Phil Venable: Bringing the Light | ★★★½| Soul City Sounds  |  June 16

Phil Venable records and releases music under the umbrella of Soul City Sounds, a small imprint that cultivates a unique intersection of jazz, poetry, and the artier side of old-school Chapel Hill indie rock.

The imprint is especially notable for releasing The River Speaks of Thirst, the revelatory first album by North Carolina poet laureate Jaki Shelton Green, in 2020. The album brushed Green’s innately musical verses with jazz so wispy it was basically ambient. The collaboration continued the next year with a more orchestral but nearly as subdued setting of Green’s “I Want to Undie You.”

Now she has returned to Soul City Sounds as a guest on Venable’s Bringing the Light, but this time with a band that’s letting it rip.

Bringing the Light is a three-track EP of spiritual free jazz following the star of protean saxophonist Pharoah Sanders, who died last fall. Playing guitar and upright bass himself, Venable assembled a rather inspired quartet. The kit of veteran North Carolina jazz drummer Tommy Jackson blends with the hand percussion of Ken Moshesh, a D-Town Brass member with a storied Bay Area history.

In the spotlight is shadowy saxophonist “Crowmeat” Bob Pence, the comparative youngster in this seasoned ensemble, who has still been a crossover fixture in local jazz and experimental music for decades.

Pence opens “The Valley” with an ominous purr, then blows a bluesy geometry over scattering percussion. On “The Climb,” the band shatters a sultry groove and pits it against the powerful undertow of Green’s poem “Love Note to the Ancestors.” To hear her verses in a more aggressive context is very interesting.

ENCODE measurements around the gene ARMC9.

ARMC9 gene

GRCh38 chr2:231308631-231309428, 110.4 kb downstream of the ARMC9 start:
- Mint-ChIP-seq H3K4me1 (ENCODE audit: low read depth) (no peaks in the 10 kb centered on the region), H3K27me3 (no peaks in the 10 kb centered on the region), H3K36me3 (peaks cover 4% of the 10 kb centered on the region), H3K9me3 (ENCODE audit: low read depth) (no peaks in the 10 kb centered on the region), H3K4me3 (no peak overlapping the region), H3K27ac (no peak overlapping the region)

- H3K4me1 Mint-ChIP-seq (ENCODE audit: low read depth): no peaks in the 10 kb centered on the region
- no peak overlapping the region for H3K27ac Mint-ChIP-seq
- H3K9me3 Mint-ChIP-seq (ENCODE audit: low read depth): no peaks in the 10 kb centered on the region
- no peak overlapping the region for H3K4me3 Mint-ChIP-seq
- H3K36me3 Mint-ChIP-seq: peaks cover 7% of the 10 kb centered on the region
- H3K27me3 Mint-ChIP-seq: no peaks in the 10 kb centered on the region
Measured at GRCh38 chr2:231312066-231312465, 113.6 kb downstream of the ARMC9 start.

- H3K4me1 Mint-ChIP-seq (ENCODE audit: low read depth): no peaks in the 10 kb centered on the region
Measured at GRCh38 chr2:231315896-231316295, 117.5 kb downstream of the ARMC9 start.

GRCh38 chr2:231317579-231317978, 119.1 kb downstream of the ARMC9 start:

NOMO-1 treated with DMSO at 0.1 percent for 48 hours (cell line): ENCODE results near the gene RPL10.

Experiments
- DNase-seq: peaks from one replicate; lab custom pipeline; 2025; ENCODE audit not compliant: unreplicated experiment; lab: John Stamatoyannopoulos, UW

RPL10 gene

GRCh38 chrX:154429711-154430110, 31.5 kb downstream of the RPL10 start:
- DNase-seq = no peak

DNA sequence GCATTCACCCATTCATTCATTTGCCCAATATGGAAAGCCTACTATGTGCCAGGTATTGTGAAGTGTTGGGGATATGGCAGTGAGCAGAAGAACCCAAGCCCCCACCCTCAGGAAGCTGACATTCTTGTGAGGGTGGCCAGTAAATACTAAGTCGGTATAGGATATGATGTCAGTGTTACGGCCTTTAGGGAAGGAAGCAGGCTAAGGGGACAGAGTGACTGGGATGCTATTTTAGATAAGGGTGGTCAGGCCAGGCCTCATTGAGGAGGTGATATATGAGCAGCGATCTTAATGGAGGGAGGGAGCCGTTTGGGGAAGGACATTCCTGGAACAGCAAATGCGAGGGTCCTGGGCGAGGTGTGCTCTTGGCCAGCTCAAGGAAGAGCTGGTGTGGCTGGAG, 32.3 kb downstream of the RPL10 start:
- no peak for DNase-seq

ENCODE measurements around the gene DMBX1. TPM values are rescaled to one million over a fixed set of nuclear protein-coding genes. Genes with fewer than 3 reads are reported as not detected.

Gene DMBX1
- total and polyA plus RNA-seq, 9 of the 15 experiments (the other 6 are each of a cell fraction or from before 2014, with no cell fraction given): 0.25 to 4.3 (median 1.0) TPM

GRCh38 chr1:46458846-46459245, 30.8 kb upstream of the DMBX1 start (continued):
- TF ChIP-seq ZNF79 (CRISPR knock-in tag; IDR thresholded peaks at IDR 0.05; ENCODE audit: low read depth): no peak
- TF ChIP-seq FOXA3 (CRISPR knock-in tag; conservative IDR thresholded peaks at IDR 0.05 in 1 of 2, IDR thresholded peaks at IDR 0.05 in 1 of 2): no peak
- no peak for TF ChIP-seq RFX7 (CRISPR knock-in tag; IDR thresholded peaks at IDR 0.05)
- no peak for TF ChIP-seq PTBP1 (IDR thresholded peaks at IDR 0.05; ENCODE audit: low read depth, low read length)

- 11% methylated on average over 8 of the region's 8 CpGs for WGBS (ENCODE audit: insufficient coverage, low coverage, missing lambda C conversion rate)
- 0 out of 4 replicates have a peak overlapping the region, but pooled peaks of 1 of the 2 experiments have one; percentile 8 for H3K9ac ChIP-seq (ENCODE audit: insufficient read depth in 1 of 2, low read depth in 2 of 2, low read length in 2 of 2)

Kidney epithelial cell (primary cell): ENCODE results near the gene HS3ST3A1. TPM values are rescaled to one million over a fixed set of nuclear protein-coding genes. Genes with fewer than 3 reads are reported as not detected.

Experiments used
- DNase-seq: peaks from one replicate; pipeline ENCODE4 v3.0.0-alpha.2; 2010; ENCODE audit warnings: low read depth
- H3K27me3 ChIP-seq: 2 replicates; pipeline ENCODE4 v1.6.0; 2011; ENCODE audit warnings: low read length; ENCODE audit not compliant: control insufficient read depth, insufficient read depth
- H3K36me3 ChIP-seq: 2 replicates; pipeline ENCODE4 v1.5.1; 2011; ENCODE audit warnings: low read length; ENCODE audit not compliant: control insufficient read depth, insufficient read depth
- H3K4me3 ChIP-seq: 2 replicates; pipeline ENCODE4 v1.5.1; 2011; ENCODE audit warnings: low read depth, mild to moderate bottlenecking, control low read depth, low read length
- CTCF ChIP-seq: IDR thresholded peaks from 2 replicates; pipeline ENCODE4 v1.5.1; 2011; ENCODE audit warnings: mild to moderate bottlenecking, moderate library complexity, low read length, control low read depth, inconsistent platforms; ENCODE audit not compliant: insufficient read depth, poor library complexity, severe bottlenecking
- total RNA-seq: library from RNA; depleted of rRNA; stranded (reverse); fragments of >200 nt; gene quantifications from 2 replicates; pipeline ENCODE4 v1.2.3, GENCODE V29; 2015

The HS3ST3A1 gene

There’s a moment halfway through when the music and words seem to be on the verge of separating onto different tracks, but it occasions a thrilling moment when Green slams them back together, speeding her cadence on the repeated word “now.”

Likewise, “The View” shows a new side of Chapel Hill–based gospel singer Jennifer Evans, who sings fluid runs and weighty lyrical fragments that connect Black Lives Matter and ’60s civil rights protests over music that sounds like a psych-rock construction site.

On Bringing the Light, the sound and language sometimes seem to have a bit more distance between them than they did on prior poetic melds, which takes some getting used to, but it’s just evidence of a collaboration growing bolder, with many haunting and heroic moments to be found. 

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